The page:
By: Paul Cornell (story), Bernard Chang (art), Marcelo Maiolo (colors)

The Story: Actually, Hell’s starting to look like a pretty peaceful place, comparatively.

The Review: Last month I felt a distinctly Secret Six sort of vibe from our cast of characters, which can only be a good thing, in my view.  Aside from the obvious connections (the presence of a Savage, romantic ambiguity, etc.), the Demon Knights share the same resignation to a loser’s fate as the Six, although both continue striving (fruitlessly, you might say) for better things to come.

Consider Jason reuniting with Xan.  Though overjoyed at finding each other and the prospect of ridding themselves of Etrigan forever, their happiness barely lasts a couple panels before bitter experience sets in.  Jason immediately recognizes that nothing so good can come that easily for them.  Xan agrees, but neatly describes the cautious optimism (the “desperate hope,” Jason calls it) the Knights all have: moving forward might at least give them “more options,” even if none of them are any good.

Sadly, for the Knights as well as for the Six, their paranoia tends to be fulfilled more often than their hopes, and so it goes here.  The really sad thing is usually, the misfortune that befalls them often has little to do directly with the Knights themselves.  Lucifer seeks only amusement, even of the barest kind (“—today we conquer a new land of the dead! Which is very exciting.  I suppose.”) and the Questing Queen, aside from her search for the grail, simply conquers for conquest’s sake.  The Knights end up as tools and unpredictable variables between both.

If Cornell must leave the title before its prime, he should at least deliver a suitable finale to his run, and leaving the Knights at the center of a battle between the legions of Hell, an earthly horde of barbarians, monsters, and dinosaurs, and the faceless, unkillable “Silent Knights” of Avalon—well, that sounds like a reasonably splashy fade-out to me.  It definitely recalls the manic, zany action that made the debut of this series so memorable and promising.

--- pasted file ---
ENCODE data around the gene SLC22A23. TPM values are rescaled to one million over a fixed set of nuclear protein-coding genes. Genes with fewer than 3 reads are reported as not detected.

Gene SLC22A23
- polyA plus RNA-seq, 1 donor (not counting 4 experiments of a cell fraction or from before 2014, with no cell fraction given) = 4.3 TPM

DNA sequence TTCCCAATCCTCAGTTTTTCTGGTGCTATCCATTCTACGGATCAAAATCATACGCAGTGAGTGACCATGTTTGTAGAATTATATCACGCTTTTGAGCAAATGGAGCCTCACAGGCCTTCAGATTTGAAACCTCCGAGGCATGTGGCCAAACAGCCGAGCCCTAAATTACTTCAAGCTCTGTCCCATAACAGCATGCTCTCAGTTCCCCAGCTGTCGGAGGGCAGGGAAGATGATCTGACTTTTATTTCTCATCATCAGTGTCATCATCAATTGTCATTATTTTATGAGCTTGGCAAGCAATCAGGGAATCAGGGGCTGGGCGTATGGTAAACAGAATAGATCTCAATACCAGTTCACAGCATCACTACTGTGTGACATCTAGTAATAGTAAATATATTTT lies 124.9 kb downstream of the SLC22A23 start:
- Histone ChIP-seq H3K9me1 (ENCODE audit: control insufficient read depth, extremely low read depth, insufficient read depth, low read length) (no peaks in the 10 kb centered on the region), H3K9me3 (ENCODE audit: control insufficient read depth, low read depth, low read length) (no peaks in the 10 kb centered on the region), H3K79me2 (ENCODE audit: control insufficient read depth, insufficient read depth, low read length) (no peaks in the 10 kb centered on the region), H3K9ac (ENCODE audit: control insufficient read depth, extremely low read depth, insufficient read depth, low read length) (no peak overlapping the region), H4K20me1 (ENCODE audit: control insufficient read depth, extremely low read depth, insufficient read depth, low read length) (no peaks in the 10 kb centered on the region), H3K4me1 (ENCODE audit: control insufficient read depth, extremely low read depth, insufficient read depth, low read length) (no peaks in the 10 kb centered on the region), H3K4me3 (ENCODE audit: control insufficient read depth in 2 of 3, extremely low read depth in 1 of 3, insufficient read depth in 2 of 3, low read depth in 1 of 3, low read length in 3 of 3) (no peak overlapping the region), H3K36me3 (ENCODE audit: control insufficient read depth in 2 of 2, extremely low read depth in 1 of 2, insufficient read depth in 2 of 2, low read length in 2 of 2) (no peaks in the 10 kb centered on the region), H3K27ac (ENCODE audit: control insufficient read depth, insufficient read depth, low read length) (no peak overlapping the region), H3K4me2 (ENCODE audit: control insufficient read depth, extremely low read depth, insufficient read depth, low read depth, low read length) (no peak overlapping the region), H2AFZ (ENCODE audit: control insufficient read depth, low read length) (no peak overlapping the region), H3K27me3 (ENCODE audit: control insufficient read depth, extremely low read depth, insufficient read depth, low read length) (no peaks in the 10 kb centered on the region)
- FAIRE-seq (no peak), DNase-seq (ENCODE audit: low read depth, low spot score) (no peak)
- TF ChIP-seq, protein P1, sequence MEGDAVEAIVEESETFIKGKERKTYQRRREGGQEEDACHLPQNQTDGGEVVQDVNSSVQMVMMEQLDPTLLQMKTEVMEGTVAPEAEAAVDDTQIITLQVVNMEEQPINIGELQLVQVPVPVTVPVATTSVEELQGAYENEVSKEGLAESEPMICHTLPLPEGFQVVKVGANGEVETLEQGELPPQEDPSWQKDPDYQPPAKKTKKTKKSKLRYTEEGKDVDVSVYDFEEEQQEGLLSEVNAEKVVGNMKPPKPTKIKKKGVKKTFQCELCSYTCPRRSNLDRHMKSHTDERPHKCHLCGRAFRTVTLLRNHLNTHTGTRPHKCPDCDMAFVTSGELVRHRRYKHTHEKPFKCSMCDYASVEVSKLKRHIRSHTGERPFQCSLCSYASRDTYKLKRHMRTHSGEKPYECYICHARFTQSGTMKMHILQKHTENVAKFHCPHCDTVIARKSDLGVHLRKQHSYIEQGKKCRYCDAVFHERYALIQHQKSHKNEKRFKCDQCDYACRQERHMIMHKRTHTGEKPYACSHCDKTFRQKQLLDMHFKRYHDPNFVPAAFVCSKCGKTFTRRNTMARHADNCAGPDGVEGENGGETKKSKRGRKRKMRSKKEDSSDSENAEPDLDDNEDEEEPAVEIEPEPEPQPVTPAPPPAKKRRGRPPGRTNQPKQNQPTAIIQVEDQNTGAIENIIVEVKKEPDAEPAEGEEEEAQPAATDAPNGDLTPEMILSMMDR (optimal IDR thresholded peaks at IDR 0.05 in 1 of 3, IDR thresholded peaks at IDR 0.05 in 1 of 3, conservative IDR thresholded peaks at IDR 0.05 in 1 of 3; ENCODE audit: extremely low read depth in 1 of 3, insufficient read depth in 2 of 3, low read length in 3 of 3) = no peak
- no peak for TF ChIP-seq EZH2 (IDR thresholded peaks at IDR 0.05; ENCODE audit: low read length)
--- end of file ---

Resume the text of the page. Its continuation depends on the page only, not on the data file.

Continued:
Seeing as how we’re a year into the series and about to close one of its major chapters (upcoming writer Robert Venditti apparently plans to take us some decades into the future when he takes over), what have we gotten out of the experience?  Well, the Knights haven’t really achieved any major feats of destiny, though that can all change next month.  While some characters have really profited from the title (Vandal Savage, obviously), and others have at least gotten some good development (Xan, Ystin, Ex, and Jason), a few have failed to capture our interest at all.  It’s really troubling that these latter characters are the most original of the bunch; neither Al Jabr nor Horsewoman have become major players or very rounded ones in this fantasy.

I suppose something ought to be said about the big revelation about Ystin, which, strangely enough, hasn’t had the kind of impact on the internet I’d expect—good.  Honestly, that’s the way it should be.  Cornell purposely minimizes Ystin’s announcement, making it only a small aside from the real action, which places his focus on the proper place.  Obviously, it’ll be interesting to see how Ystin’s particular background will play out and affect her future adventures (and how certain Knights will react to it), but otherwise, it’s most irrelevant to the conflict at hand.

After a long run with Diógenes Neves, we’ve gotten spoiled by a plethora of props and design details in every panel, making the very look of this title a source of pleasure.  Chang’s art is no less beautiful, albeit in a much more sophisticated, dramatic sort of way, but his sense of detail is more subtle.  At first, the Knights all kind of have similarly angular appearances, but look at an image of all of them in profile to see how much effort he puts into giving them distinct appearances: the angles of their nose, the shape of their mouths, the outline of their foreheads, etc.  Maiolo has adapted to Chang’s art well; the bright, eye-popping hues that worked for Neves wouldn’t work for Chang, but the slightly pale, slightly shiny colors here fits Chang’s style well.

Conclusion: It’s too bad that the title never took off the way it seemed poised to, but Cornell is about to leave behind (as he did with Stormwatch) a respectable platform for the next guy.

Grade: B

– Minhquan Nguyen

Some Musings: – We know that Savage isn’t all that discriminatory when it comes to the things he eats, but seriously—demon flesh?  That’s just asking for a whole new kind of bowel movement down the line.